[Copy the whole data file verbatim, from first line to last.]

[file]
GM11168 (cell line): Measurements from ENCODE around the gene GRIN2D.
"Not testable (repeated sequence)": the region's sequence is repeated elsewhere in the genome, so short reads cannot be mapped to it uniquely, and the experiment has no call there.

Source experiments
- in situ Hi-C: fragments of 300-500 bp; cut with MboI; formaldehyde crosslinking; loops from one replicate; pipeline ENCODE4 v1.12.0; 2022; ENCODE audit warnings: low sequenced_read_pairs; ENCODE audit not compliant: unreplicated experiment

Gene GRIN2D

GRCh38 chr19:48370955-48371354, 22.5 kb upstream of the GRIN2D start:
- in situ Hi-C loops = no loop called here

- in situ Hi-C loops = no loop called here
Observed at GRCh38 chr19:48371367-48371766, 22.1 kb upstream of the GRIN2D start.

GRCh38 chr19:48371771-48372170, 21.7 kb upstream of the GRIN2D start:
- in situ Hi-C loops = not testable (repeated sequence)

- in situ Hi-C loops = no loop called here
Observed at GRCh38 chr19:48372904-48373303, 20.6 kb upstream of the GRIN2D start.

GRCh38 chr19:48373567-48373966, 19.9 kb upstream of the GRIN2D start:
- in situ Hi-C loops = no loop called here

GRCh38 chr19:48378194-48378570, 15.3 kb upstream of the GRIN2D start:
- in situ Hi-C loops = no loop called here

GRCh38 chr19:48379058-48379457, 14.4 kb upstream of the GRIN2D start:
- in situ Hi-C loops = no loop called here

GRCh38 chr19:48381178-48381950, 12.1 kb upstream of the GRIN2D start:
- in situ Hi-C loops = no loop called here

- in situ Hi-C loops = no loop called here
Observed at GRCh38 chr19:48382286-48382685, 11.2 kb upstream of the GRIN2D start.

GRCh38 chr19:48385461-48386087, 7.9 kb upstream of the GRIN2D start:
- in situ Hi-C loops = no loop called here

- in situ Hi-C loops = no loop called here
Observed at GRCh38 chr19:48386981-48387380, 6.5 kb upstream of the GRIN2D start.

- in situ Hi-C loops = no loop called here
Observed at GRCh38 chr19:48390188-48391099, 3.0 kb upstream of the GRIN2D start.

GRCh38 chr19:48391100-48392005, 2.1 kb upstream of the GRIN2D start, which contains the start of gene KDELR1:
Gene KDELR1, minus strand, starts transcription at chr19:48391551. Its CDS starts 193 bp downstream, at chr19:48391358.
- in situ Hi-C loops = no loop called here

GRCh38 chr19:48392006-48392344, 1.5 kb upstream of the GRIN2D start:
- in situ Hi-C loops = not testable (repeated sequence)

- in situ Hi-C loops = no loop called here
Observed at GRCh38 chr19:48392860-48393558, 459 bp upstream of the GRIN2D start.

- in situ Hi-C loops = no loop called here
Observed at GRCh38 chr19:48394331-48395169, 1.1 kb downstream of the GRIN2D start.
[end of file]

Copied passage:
GM11168 (cell line): Measurements from ENCODE around the gene GRIN2D.
"Not testable (repeated sequence)": the region's sequence is repeated elsewhere in the genome, so short reads cannot be mapped to it uniquely, and the experiment has no call there.

Source experiments
- in situ Hi-C: fragments of 300-500 bp; cut with MboI; formaldehyde crosslinking; loops from one replicate; pipeline ENCODE4 v1.12.0; 2022; ENCODE audit warnings: low sequenced_read_pairs; ENCODE audit not compliant: unreplicated experiment

Gene GRIN2D

GRCh38 chr19:48370955-48371354, 22.5 kb upstream of the GRIN2D start:
- in situ Hi-C loops = no loop called here

- in situ Hi-C loops = no loop called here
Observed at GRCh38 chr19:48371367-48371766, 22.1 kb upstream of the GRIN2D start.

GRCh38 chr19:48371771-48372170, 21.7 kb upstream of the GRIN2D start:
- in situ Hi-C loops = not testable (repeated sequence)

- in situ Hi-C loops = no loop called here
Observed at GRCh38 chr19:48372904-48373303, 20.6 kb upstream of the GRIN2D start.

GRCh38 chr19:48373567-48373966, 19.9 kb upstream of the GRIN2D start:
- in situ Hi-C loops = no loop called here

GRCh38 chr19:48378194-48378570, 15.3 kb upstream of the GRIN2D start:
- in situ Hi-C loops = no loop called here

GRCh38 chr19:48379058-48379457, 14.4 kb upstream of the GRIN2D start:
- in situ Hi-C loops = no loop called here

GRCh38 chr19:48381178-48381950, 12.1 kb upstream of the GRIN2D start:
- in situ Hi-C loops = no loop called here

- in situ Hi-C loops = no loop called here
Observed at GRCh38 chr19:48382286-48382685, 11.2 kb upstream of the GRIN2D start.

GRCh38 chr19:48385461-48386087, 7.9 kb upstream of the GRIN2D start:
- in situ Hi-C loops = no loop called here

- in situ Hi-C loops = no loop called here
Observed at GRCh38 chr19:48386981-48387380, 6.5 kb upstream of the GRIN2D start.

- in situ Hi-C loops = no loop called here
Observed at GRCh38 chr19:48390188-48391099, 3.0 kb upstream of the GRIN2D start.

GRCh38 chr19:48391100-48392005, 2.1 kb upstream of the GRIN2D start, which contains the start of gene KDELR1:
Gene KDELR1, minus strand, starts transcription at chr19:48391551. Its CDS starts 193 bp downstream, at chr19:48391358.
- in situ Hi-C loops = no loop called here

GRCh38 chr19:48392006-48392344, 1.5 kb upstream of the GRIN2D start:
- in situ Hi-C loops = not testable (repeated sequence)

- in situ Hi-C loops = no loop called here
Observed at GRCh38 chr19:48392860-48393558, 459 bp upstream of the GRIN2D start.

- in situ Hi-C loops = no loop called here
Observed at GRCh38 chr19:48394331-48395169, 1.1 kb downstream of the GRIN2D start.